How David Encouraged Himself PDF Print E-mail
Written by Dr. John E. Russell Sr   

TEXT: 1Samuel 30:1-20

KEY VERSE: 1Samuel 30:6

And David was greatly distressed; for the people spake of stoning him, because the soul of all the people was grieved, every man for his sons and for his daughters: but David encouraged himself in the LORD his God.
1Samuel 30:6, KJV 

David was greatly distressed because the men were talking of stoning him; each one was bitter in spirit because of his sons and daughters. But David found strength in the LORD his God.
1Samuel 30:6, NIV 

INTRODUCTION:  David had many roles in life: 

Family: Son, Brother, Husband and Father   
Professional: Shepherd
Civil: Soldier and King
Spiritual: Shephard (Pastor), Prophet, Psalmist and teacher

David was in God's school for personal development and God was preparing him to become Israel's second king. Samuel  had anointed him to be king, replacing King Saul, whom God had rejected  because of  his disobedience.  Saul did not want David to replace him, saw David as a threat and was trying to kill him. David saw Saul as God's anointed and did not want to harm  him, so he ran away from Saul to the Philistines, who were the enemies of Israel.                     

David made friends with Achish, a Philistine king. Achish gave him the city of Ziklag, where David and his six hundred men lived with their families. From time to time,  David and his battalion-sized  force would attack the Geshurites, the Girzites or the Amalekites. He would kill everyone so as to  leave no witnesses and take their livestock and material goods.  He would tell Achish that he had attacked parts of Israel.                    

Later, the Philistines  gathered their armies  to attack Israel. This would be the battle in which Saul and his sons would be killed.  Achish wanted David to fight Israel along with the Philistines,  but the other Philistine leaders did not trust David. So, Achish sent David and his men back to Ziklag, "out of the frying pan into the fire."                    

When David and his troops arrived in Ziklag, they found their  families gone, their livestock gone,  their material goods gone, and the city burned. David and his troops were deeply shocked and  grieved. The  grief of the men  soon turned to anger, which they directed toward David. They blamed David and spoke of killing him. He faced the possible loss of his life, loss of  his family, loss of  finances, loss of his followers and loss of his kingship!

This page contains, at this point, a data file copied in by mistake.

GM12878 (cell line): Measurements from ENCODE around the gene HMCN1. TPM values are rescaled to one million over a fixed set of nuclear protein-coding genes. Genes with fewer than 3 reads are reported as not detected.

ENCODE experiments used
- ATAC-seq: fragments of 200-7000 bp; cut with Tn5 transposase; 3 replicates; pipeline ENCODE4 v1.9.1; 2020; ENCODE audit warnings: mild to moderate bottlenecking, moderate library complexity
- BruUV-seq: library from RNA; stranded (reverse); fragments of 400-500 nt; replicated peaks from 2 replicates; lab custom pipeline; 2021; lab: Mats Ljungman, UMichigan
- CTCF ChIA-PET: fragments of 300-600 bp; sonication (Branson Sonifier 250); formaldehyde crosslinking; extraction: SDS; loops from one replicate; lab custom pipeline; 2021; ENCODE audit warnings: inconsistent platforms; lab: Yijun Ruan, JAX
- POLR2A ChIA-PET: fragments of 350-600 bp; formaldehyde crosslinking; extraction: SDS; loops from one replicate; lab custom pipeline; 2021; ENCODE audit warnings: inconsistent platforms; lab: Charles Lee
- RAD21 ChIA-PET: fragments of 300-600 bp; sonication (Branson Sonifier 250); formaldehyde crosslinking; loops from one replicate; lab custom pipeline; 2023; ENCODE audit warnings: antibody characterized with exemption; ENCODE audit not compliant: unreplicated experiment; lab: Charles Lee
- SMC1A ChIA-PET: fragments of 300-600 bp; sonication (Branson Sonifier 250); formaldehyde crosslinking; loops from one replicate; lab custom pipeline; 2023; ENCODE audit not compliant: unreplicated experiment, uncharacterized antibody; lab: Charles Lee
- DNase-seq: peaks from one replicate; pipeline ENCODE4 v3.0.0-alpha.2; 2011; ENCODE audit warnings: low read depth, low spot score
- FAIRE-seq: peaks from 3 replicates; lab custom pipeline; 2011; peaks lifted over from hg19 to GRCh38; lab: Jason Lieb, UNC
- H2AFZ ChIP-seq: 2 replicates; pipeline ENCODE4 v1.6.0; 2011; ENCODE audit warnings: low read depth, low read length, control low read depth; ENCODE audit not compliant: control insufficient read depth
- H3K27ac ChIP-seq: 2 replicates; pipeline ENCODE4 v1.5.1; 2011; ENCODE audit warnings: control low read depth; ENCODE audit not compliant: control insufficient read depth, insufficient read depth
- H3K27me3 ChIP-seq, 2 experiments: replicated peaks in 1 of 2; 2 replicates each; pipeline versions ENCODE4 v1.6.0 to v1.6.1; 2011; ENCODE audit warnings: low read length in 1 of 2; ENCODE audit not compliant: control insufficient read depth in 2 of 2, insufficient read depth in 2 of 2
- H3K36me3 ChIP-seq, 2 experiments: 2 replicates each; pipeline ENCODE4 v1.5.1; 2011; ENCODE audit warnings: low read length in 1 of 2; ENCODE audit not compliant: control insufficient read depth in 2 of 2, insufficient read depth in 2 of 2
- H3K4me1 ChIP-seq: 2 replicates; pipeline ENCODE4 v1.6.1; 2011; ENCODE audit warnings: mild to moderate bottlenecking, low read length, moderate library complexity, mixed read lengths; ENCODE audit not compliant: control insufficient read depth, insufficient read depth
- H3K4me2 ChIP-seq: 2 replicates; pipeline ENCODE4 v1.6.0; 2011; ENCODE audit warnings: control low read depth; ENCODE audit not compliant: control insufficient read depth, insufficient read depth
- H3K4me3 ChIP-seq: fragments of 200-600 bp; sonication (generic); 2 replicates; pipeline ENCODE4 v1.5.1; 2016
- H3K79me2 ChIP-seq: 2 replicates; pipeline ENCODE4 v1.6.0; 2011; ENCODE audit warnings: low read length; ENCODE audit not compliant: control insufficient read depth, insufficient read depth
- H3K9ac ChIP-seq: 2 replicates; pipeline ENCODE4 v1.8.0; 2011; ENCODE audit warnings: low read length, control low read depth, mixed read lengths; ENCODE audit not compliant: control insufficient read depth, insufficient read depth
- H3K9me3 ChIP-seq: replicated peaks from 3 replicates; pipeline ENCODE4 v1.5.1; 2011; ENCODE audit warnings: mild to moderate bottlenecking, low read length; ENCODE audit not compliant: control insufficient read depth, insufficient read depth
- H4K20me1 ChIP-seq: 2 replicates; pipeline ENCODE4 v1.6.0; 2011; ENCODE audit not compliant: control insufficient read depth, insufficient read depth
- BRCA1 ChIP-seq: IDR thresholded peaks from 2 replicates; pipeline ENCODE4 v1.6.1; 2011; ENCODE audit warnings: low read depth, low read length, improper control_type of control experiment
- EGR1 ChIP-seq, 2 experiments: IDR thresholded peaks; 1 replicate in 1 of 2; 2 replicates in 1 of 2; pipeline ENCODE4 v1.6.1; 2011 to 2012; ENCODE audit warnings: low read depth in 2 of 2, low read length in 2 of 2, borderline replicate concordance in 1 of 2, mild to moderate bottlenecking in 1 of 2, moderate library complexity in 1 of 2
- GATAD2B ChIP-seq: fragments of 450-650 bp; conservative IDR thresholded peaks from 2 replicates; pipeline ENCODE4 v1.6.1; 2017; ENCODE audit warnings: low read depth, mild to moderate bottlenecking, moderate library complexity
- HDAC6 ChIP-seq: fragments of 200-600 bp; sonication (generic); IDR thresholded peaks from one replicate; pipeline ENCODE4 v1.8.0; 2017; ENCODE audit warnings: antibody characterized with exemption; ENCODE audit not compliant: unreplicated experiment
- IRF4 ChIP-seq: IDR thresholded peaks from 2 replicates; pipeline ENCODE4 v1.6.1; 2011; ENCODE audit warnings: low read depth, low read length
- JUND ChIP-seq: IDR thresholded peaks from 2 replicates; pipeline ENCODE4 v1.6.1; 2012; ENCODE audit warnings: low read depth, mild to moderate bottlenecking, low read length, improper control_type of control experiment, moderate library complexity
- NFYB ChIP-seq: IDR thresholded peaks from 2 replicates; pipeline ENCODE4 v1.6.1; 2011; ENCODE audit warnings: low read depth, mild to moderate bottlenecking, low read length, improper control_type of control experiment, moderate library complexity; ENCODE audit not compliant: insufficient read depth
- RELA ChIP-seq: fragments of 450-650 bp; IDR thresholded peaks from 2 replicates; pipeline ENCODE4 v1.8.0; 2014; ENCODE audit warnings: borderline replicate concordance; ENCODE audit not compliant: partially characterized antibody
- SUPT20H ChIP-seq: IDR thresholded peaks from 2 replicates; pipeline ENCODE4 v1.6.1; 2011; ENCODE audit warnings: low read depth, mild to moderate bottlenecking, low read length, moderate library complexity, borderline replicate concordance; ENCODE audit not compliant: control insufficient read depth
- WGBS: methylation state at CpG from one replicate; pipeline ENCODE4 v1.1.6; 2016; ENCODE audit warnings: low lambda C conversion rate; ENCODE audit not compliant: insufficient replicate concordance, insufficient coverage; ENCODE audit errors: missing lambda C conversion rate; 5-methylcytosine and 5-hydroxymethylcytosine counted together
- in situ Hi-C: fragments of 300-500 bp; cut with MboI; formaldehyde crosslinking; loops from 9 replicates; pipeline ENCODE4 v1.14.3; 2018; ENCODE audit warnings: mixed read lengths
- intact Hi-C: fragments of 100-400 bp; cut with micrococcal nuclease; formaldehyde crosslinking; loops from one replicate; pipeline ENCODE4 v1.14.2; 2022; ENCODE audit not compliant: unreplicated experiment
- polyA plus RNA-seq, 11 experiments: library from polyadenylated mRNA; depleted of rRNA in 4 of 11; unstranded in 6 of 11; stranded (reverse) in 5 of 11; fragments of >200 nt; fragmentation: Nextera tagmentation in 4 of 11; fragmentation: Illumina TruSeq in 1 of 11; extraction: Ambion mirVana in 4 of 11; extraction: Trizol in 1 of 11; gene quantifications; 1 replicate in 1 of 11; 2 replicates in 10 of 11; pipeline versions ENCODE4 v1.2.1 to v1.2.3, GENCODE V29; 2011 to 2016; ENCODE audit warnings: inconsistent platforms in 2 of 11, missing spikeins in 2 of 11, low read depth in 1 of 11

Did David run?  Get drunk?  Pop  pills?  Go to the  psychiatrist?  Blame God? Backslide?  No! David allowed his terrible circumstances to drive him to God rather than away from God! David had no human being to encourage him, so he encouraged (strengthened) himself in the Lord.  How did he do this?                      

I.  DAVID ASKED GOD (v. 8a)               
A)  "Shall I pursue?"               
B)  "Shall I not pursue?" [Implied]    
NOTE: David did not know the size of the enemy or where they were.  But, he trusted God with his life: 

Trust in the LORD with all thine heart; and lean not unto thine own understanding.  In all thy ways acknowledge him, and he shall direct thy paths.  
Proverbs 3:5-6 

II.  DAVID LISTENED TO GOD (V. 8b)               
God answered,
A)  "Pursue!"               
B)  "You shall recover all!"               
NOTE: Not  only did David ask God for his will (word) in this specific matter, but he listened  to God. What does it mean to listen to God?  

My son, attend to my words; incline thine ear unto my sayings. Let them not depart from thine eyes; keep them in the midst of thine heart. For they are life unto those that find them, and health to all their flesh.
Proverbs 4:20-22

The entrance of thy words giveth light; it giveth understanding unto the simple.
Psalms 119:130 

I have chosen the way of truth; thy judgments have I laid before me.
Psalms 119:30 

NOTE: When one listens to  God, he receives his written Word through the eye, touch or  ear gates, into the mind, through the mind and into the heart (human spirit). We receive the leading of the  Holy Spirit directly from inside ourselves. How do we know when we have received God's Word into our hearts? We will believe, speak and act on God's Word:

III.  DAVID OBEYED GOD (vv. 9-20)               
NOTE: When David accepted God's will, it was no longer David's  battle, but God's. David  had learned this  valuable lesson from his battle with Goliath. David spoke his faith: 

And all this assembly shall know that the LORD saveth not with sword and spear: for the battle is the LORD'S and he will give you into our hands.
1Samuel 17:47 

A) Daved pursued the Amalekites
God  provided military intelligence from a young Egyptian who had been a servant of one of  the  Amalekites. David discovered where the Amalekites were. Incidentally, they were much larger in  number than David's men. They were a brigade-sized force with a cavalry unit (400 men on camels), whereas David had a battalion-sized force. 

B) David recovered all: families, animals and more goods than they had lost
If David had not obeyed God (acted on his Word), history may have been written differently.  However, God knew that David would follow the pattern of obedience to God             that he had established early in his life. David's obedience to God allowed him to bless David and to make him a blessing to many others! God fulfilled his promise (Word) abundantly. David was able to share some of  their spoil with the elders of Judah (v. 26). 

CONCLUSION: Let  us not be discouraged by problems and difficult circumstances, but rather let us encourage ourselves in the Lord as David did!

Copyright © by John E. Russell 2014, 2016

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Last Updated on Saturday, 05 March 2016 00:41